Thursday, March 22, 2018

Dare to be a Timothy (1 Corinthians 4:16-17)

“Therefore I exhort you, be imitators of me. For this reason I have sent to you Timothy, who is my beloved and faithful child in the Lord, and he will remind you of my ways which are in Christ, just as I teach everywhere in every church.” (1 Corinthians 4:16–17, NASB95PARA)

Paul exhorted the Corinthian believers in this letter to be imitators of him, and to help forward that he also was sending a living breathing person to be his encouragement and example in the process. At the writing of this letter Timothy had not yet come. We know this from chapter 16 where we read, “Now if Timothy comes, see that he is with you without cause to be afraid, for he is doing the Lord’s work, as I also am.” (1 Corinthians 16:10, NASB95PARA) But it was Paul’s intention that he would, and when he did they were to receive him really as if Paul had come himself. Timothy had spent considerable time with Paul, and he was at a point in their ministering together that Timothy could go and do without Paul being present. Paul spoke many times of Timothy’s faithfulness to that which he had seen and heard.

Timothy knew Paul. Right after Paul and Barnabas had separated to go on their own way in ministry, Paul went to Lystra where he met Timothy and immediately took him under his wing as Barnabas had done for Paul. “Paul came also to Derbe and to Lystra. And a disciple was there, named Timothy, the son of a Jewish woman who was a believer, but his father was a Greek, and he was well spoken of by the brethren who were in Lystra and Iconium. Paul wanted this man to go with him; and he took him and circumcised him because of the Jews who were in those parts, for they all knew that his father was a Greek. Now while they were passing through the cities, they were delivering the decrees which had been decided upon by the apostles and elders who were in Jerusalem, for them to observe. So the churches were being strengthened in the faith, and were increasing in number daily.” (Acts 16:1–5, NASB95PARA)

And throughout their time together Timothy would regularly be by his side observing, growing and serving. As time progressed Timothy reached the point that Paul would then leave him to continue a work or even send him to forward a work. Timothy had seen Paul in a wide variety of settings and circumstances. He had heard him teach and he had seen him endure hardship. Timothy knew not only Paul, but he knew and was encouraged in following the example of Paul.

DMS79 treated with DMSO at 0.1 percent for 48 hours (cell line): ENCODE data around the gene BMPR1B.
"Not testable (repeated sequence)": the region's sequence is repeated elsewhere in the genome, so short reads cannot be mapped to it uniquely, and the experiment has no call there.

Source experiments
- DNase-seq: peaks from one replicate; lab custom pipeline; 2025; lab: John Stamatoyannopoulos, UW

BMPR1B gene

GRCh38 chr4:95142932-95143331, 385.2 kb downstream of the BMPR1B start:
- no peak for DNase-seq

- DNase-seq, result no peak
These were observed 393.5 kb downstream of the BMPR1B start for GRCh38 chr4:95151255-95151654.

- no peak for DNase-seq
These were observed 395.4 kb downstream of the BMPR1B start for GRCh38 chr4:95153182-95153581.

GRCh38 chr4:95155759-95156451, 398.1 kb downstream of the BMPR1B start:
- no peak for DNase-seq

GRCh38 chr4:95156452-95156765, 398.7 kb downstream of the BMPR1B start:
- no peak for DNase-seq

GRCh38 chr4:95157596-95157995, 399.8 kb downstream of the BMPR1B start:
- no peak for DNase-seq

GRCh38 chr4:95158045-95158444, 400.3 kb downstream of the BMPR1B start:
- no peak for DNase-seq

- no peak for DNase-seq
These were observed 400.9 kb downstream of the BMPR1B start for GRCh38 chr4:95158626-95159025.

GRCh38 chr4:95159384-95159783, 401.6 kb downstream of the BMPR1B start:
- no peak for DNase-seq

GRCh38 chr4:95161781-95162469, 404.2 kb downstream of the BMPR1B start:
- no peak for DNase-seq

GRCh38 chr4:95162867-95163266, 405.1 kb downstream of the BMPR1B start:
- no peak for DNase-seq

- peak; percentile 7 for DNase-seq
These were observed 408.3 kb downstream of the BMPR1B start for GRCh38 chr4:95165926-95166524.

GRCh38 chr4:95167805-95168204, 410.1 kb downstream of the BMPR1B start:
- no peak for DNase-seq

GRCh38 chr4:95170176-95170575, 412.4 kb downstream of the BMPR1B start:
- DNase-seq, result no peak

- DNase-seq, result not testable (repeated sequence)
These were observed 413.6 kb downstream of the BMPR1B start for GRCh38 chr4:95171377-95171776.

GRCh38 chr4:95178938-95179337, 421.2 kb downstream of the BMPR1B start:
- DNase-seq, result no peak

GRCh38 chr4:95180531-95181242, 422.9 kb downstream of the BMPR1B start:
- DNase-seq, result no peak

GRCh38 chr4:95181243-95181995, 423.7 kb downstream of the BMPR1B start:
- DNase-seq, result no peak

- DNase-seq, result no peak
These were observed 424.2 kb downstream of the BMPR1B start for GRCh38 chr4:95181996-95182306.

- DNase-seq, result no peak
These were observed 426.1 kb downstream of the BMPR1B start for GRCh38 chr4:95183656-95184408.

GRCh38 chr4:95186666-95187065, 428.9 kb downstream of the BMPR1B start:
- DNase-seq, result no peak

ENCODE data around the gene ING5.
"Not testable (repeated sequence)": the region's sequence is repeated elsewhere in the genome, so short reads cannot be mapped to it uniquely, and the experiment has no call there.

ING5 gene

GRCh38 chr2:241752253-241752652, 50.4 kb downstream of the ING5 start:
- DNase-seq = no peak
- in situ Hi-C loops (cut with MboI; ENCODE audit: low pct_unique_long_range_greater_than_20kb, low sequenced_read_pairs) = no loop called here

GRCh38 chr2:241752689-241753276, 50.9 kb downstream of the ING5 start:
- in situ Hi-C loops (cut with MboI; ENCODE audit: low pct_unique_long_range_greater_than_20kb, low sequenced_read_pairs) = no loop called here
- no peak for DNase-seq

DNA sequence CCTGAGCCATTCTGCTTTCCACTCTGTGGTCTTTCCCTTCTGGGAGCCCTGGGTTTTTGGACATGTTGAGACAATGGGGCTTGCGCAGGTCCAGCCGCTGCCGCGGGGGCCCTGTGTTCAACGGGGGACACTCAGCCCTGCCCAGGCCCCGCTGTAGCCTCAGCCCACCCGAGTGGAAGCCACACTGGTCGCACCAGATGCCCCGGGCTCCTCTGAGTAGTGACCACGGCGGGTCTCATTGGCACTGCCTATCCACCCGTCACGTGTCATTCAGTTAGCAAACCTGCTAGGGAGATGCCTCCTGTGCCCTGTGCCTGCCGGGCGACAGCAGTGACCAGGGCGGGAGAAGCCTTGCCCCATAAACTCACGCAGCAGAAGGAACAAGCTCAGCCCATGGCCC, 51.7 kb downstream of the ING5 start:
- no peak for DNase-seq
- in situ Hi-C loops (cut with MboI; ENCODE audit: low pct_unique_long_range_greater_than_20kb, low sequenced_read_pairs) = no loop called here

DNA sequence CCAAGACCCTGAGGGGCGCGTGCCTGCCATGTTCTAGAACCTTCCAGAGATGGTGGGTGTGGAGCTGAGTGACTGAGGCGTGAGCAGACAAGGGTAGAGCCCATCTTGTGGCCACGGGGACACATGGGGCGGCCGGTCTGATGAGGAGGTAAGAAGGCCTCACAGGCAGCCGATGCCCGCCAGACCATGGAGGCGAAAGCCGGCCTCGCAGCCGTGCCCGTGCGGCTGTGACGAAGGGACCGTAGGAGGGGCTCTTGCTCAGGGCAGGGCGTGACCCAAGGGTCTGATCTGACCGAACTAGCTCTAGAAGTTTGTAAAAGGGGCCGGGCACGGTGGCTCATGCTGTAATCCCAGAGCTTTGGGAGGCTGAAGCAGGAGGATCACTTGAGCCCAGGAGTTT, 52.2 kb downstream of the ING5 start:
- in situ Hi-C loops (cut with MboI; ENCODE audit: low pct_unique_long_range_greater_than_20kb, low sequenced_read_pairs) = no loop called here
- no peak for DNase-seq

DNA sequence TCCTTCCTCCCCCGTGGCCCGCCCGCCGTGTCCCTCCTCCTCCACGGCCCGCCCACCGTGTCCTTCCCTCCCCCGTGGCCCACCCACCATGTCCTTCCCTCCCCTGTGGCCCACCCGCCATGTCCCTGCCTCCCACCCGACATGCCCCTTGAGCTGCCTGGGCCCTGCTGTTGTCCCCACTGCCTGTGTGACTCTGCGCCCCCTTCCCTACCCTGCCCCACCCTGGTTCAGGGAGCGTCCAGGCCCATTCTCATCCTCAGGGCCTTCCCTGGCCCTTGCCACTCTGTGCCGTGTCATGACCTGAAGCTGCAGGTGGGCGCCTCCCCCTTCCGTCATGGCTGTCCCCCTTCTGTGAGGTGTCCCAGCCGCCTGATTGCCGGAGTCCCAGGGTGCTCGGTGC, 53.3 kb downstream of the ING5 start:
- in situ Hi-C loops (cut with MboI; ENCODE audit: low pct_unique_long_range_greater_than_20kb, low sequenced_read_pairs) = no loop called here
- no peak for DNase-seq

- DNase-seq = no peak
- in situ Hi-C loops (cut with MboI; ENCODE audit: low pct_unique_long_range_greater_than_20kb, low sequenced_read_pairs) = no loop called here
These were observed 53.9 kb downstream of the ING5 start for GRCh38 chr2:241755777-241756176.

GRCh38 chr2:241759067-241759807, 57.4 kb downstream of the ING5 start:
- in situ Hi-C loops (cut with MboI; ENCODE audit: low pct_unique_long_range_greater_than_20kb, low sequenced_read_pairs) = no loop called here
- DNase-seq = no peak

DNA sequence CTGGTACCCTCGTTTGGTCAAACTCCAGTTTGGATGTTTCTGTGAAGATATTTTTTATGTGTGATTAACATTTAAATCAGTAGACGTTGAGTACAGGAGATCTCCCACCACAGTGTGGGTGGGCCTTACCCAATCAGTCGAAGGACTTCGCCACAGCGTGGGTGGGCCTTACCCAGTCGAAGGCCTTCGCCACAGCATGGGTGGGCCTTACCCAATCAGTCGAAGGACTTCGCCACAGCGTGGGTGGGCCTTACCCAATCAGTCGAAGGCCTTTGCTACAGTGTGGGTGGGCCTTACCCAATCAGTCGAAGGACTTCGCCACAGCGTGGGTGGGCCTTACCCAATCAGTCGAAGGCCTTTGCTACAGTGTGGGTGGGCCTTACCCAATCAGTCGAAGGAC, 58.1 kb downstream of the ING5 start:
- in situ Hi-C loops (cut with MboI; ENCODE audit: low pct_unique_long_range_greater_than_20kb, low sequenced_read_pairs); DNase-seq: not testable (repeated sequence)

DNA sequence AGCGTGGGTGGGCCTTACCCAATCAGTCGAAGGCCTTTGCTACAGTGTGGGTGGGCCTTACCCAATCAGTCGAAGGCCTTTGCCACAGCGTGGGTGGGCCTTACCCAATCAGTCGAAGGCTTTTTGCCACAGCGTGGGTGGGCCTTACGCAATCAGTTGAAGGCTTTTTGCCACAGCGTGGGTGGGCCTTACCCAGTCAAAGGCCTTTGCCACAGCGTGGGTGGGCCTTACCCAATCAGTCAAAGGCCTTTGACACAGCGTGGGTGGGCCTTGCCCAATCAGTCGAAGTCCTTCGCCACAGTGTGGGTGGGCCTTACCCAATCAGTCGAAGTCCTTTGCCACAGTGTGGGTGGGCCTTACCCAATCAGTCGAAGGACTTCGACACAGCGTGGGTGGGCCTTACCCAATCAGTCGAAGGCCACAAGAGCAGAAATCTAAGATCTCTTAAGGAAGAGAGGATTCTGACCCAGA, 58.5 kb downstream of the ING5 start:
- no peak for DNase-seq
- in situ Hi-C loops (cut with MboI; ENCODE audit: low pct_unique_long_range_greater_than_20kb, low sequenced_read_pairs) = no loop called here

Near the end of his life the apostle Paul wrote to encourage Timothy and urge him to come to Paul in prison, “Now you followed my teaching, conduct, purpose, faith, patience, love, perseverance, persecutions, and sufferings, such as happened to me at Antioch, at Iconium and at Lystra; what persecutions I endured, and out of them all the Lord rescued me! Indeed, all who desire to live godly in Christ Jesus will be persecuted. But evil men and impostors will proceed from bad to worse, deceiving and being deceived. You, however, continue in the things you have learned and become convinced of, knowing from whom you have learned them, and that from childhood you have known the sacred writings which are able to give you the wisdom that leads to salvation through faith which is in Christ Jesus.” (2 Timothy 3:10-15, NASB95PARA)

The example Paul set for Timothy has been preserved for us in God’s Word and it is just as useful for us today in the midst of all that is going on as it was then. Paul continued in the next verses to Timothy, “All Scripture is inspired by God and profitable for teaching, for reproof, for correction, for training in righteousness; so that the man of God may be adequate, equipped for every good work.” (2 Timothy 3:16–17, NASB95PARA)

Here in these verses of 1 Corinthians, Paul was writing to the Corinthians believers to tell them that in the absence of him being able to come that he was sending a trusted son in the Lord who knew his example, lived it faithfully, and would be able to direct their steps as well. Paul had duplicated himself through personal discipleship and now he was sending to them a faithful disciple of Christ to multiply the work given to them both. The essential nature of this process is recorded for us also in Paul’s last letter to Timothy, where we read, “The things which you have heard from me in the presence of many witnesses, entrust these to faithful men who will be able to teach others also.” (2 Timothy 2:2, NASB95PARA)

Timothy demonstrates for us what it is to be a disciple, while Paul demonstrates what it is to be the one who disciples. Together we see from Scripture this process that God designed to continue His work of drawing people to Himself and ensuring that they have what is needed to help them grow. The Corinthian believers needed both the message and the example. The question for all of us is really whether we have committed ourselves to God’s way of living and growing His church. For me, one of the most exciting things is to see light-bulbs come on in people’s hearts and minds.

There is this phrase which has been used over the years, of which I am not certain its origin. It is, “Dare to be a Timothy.” These verses in a nutshell describe Timothy to us as a faithful disciple who had grown in the Lord and who was now able to teach others also. “Therefore I exhort you, be imitators of me. For this reason I have sent to you Timothy, who is my beloved and faithful child in the Lord, and he will remind you of my ways which are in Christ, just as I teach everywhere in every church.” And, just as the Corinthian believers were to see Timothy in person, so are we able to see Him in the inerrant and inspired Word of God.

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